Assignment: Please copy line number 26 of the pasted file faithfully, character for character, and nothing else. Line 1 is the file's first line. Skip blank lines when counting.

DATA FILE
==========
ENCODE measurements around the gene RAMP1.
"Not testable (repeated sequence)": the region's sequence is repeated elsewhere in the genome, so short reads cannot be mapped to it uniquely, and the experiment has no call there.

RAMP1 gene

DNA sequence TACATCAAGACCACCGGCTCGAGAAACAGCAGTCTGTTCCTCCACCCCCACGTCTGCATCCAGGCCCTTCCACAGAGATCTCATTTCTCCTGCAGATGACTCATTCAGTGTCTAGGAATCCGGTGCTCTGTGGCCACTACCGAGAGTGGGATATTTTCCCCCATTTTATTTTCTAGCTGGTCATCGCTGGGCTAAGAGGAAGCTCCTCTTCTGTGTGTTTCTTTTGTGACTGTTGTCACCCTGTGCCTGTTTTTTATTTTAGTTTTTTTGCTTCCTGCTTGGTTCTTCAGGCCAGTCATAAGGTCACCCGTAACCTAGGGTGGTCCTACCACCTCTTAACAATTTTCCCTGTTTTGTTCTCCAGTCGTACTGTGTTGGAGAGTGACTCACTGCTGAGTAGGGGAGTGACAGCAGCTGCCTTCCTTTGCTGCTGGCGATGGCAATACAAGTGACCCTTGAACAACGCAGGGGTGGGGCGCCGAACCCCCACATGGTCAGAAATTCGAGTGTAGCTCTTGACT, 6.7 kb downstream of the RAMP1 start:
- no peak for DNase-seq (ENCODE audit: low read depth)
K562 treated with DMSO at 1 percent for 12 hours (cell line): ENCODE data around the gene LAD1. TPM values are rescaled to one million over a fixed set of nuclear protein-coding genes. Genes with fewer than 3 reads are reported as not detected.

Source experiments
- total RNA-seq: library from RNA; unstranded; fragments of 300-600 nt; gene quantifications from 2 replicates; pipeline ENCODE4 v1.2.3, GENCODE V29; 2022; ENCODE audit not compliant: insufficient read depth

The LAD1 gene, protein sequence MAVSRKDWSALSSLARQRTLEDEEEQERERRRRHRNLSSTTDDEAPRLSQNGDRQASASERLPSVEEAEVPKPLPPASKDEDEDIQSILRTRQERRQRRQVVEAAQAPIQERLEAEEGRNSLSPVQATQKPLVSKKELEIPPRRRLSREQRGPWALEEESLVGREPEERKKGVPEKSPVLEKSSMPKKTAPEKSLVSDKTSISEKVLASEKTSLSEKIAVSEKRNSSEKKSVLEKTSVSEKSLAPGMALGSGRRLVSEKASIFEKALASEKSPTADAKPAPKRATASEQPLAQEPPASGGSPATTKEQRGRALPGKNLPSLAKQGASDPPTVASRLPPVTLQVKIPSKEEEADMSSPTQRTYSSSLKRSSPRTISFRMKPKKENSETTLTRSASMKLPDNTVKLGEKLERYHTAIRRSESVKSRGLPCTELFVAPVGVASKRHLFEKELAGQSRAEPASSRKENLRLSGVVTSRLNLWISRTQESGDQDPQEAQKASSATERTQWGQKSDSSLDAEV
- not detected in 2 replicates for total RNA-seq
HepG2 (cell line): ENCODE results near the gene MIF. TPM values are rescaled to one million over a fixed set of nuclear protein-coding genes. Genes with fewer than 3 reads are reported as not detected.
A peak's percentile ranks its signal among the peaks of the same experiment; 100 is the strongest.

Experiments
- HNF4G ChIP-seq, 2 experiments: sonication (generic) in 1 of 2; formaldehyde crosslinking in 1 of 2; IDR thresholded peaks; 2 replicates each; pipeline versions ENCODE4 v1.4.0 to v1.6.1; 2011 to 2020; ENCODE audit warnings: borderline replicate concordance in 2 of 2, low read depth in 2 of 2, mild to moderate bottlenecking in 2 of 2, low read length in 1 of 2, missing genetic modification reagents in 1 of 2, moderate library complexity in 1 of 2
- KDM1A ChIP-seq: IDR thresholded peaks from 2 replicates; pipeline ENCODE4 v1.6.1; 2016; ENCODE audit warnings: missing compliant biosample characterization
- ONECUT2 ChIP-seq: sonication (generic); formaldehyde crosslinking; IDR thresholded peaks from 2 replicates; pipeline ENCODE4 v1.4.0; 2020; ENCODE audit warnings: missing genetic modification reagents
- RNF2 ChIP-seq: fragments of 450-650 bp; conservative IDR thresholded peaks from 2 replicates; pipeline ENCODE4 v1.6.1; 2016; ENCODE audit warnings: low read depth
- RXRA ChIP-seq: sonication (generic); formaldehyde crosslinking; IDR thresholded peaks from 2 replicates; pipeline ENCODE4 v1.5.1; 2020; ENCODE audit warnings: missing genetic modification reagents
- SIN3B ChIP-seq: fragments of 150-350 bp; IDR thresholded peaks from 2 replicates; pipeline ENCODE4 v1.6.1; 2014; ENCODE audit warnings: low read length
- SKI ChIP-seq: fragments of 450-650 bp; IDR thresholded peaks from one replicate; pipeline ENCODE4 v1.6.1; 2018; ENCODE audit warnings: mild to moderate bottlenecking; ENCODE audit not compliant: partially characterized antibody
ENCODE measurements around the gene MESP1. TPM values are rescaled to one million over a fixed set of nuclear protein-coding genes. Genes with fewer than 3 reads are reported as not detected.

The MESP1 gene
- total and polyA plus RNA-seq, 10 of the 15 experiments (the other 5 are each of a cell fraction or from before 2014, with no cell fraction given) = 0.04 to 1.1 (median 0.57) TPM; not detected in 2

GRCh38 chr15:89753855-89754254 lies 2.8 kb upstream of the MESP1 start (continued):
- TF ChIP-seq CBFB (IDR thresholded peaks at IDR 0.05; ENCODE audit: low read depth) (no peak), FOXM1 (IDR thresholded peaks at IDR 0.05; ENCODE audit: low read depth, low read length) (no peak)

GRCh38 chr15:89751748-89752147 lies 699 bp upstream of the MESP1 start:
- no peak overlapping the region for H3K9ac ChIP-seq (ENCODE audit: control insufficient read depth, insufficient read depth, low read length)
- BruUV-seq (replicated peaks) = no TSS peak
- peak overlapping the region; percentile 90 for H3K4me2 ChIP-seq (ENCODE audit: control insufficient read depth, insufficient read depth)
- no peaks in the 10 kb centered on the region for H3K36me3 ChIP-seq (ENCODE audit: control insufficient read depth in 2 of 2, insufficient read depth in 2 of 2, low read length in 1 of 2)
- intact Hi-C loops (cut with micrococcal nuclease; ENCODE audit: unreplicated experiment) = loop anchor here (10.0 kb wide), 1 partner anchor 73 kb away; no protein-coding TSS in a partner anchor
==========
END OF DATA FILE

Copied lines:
GRCh38 chr15:89751748-89752147 lies 699 bp upstream of the MESP1 start: